Lessons learned from going to the edge

Crossing Greenland

I was recently delivering a series of lectures on a cruise ship about the various polar expeditions and adventures I have done over the years.  After each talk, members of the audience would come up and asked a variety of questions to help them understand more about what it’s like trying to survive in such extreme environments.  Their questions, and my subsequent reflections made me realise that some of the things about adventure and going to the edge of one’s experience can also be useful in the business world, hence writing this post.

Why do you want to take part in expeditions?

I want to test my capabiliites and find out what I can achieve.  Most people tend to live fairly ordinary lives with little opportunity to go “to the edge”.  In a place like the Arctic, the main focus is survival.  That’s it which means there is freedom in that simplicity.  You learn if you can survive by going back to basics.   It takes over 1 hour to melt enough snow to make a cup of coffee so the mere act of switching on a kettle and waiting for it to boil when you are at work, makes you value it differently.  So you learn about yourself and the relative importance or unimportance that you place on everything which helps to not get phased by the next person telling you there is a deadline and why have you now answered their email yet.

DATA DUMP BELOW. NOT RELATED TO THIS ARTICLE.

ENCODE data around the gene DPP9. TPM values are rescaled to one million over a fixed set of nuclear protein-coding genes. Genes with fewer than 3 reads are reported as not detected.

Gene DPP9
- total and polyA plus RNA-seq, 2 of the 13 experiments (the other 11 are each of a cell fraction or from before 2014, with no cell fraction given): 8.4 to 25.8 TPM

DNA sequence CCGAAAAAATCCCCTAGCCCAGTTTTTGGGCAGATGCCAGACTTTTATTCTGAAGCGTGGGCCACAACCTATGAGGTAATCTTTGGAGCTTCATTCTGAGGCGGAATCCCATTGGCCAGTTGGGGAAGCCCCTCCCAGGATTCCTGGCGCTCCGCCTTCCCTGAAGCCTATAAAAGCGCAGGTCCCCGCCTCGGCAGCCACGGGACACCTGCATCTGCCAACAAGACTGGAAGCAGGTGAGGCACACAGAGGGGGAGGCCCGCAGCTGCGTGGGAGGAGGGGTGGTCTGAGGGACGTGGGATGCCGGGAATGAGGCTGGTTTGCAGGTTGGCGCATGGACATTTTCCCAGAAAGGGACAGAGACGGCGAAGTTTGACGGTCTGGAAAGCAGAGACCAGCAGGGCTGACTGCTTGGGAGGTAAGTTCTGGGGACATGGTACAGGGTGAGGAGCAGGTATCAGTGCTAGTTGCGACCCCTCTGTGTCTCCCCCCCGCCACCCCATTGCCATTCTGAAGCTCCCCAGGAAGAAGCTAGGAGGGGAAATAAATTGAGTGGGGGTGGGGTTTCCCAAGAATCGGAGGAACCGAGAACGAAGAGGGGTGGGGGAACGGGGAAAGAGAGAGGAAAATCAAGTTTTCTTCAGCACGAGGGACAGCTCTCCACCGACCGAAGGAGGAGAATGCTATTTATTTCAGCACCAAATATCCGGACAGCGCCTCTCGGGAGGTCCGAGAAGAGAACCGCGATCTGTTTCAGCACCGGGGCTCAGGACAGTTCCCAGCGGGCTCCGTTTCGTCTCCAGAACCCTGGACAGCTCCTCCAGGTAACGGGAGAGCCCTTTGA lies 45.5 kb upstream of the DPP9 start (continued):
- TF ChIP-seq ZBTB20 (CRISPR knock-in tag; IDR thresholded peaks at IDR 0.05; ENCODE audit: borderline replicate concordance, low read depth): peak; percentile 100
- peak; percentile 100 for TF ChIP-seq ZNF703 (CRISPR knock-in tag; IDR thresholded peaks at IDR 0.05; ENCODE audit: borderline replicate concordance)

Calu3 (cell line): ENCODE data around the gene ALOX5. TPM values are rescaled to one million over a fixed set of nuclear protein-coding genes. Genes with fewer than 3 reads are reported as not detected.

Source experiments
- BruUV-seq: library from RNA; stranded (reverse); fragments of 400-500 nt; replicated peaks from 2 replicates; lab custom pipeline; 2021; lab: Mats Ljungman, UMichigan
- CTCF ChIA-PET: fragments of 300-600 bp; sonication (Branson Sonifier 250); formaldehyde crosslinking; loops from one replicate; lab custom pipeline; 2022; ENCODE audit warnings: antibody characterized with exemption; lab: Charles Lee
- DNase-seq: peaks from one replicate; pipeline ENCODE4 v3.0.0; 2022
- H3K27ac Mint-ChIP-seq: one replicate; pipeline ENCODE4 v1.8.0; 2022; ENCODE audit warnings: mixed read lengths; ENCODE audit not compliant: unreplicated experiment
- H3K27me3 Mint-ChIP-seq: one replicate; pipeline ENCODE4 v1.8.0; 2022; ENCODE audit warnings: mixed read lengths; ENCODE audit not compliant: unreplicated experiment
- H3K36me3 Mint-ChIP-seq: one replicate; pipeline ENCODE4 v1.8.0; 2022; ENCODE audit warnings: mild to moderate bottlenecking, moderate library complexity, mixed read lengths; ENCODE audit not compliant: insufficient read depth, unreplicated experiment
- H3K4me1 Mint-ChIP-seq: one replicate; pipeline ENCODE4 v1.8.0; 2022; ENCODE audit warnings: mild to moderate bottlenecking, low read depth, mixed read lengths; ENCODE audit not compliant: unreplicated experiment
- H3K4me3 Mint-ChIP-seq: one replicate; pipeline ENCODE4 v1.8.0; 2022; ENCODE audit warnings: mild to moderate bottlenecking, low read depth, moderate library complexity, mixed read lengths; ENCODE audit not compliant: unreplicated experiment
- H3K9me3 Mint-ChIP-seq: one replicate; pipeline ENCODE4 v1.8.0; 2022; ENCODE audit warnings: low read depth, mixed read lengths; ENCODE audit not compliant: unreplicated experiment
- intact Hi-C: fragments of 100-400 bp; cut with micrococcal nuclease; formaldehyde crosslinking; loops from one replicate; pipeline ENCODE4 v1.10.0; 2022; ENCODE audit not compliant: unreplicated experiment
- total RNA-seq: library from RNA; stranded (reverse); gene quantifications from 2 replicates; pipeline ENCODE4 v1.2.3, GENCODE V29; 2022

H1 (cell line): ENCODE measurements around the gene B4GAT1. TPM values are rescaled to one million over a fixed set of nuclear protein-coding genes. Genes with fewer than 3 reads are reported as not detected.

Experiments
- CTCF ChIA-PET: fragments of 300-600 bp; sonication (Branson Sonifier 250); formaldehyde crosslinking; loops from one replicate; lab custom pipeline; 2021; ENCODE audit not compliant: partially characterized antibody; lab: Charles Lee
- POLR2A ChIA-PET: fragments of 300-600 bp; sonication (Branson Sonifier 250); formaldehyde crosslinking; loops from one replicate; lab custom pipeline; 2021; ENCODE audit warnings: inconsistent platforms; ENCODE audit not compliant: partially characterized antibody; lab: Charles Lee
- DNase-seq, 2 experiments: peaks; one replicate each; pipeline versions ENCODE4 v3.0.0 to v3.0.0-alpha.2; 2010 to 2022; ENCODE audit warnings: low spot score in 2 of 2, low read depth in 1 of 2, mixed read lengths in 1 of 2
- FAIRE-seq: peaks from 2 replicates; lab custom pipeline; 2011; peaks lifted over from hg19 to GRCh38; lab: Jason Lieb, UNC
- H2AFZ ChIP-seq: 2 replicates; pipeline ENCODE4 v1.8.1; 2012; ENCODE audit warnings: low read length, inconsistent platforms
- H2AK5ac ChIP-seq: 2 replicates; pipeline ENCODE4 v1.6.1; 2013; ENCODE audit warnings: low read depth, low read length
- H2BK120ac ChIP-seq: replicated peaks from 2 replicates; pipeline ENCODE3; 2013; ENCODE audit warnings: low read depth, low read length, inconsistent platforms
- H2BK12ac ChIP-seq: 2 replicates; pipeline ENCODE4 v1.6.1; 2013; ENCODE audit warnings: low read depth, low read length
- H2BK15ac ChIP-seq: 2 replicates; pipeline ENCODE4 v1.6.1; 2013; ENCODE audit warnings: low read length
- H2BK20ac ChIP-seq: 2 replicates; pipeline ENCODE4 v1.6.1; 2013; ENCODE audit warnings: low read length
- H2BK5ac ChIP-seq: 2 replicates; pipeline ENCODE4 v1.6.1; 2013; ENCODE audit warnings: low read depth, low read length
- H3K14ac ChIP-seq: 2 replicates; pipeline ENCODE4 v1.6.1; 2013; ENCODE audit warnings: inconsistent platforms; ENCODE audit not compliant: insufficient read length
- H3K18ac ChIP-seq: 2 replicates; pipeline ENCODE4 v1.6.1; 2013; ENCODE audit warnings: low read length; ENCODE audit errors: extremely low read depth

What’s it like?

The Arctic is a desert wilderness – snow, ice, and white all around as far as the eye can see. Its often too cold to speak to others during the day as you ski in single file, and therefore you have no sound, no colour (apart from white) and no voices.  This sensory change makes you focus on the other ones – touch, smell, taste and therefore food becomes a key motivator in your day. What are you going to eat. when and what will it taste like are questions that keep your mind occupied for hours on end. WIth that absence of colour, you really notice it when you get back to springtime in the UK, and how vibrant and colourful the flowers and trees are.  Noticing what your senses are telling you and not relying on the same ones all the time can be useful.

How do you know where the edge is?

You only learn where your “edge” is when you feel that you are coming close to it. There were a couple of times where I felt I could not ski another step as I was so exhausted, but then I found a way to keep going.  Just another 5 minutes I would say to myself, and then I can decide what to do. I never told myself that there was the option of stopping, just the option of making a different decision.  I learned about mental strength, which was intially developed as a result of training to be an elite athlete as a youngster.  The feeling that no matter how tired you were, you could always run another lap.  The key is to notice what the message is that you tell yourself.  Is it “another 5 minutes and we will see” or “just until that point and then I will stop”.  The latter has an inbuilt decision already, where are the first statement highlight the delaying of a decision, so you dont commit yourself to the opt-out.



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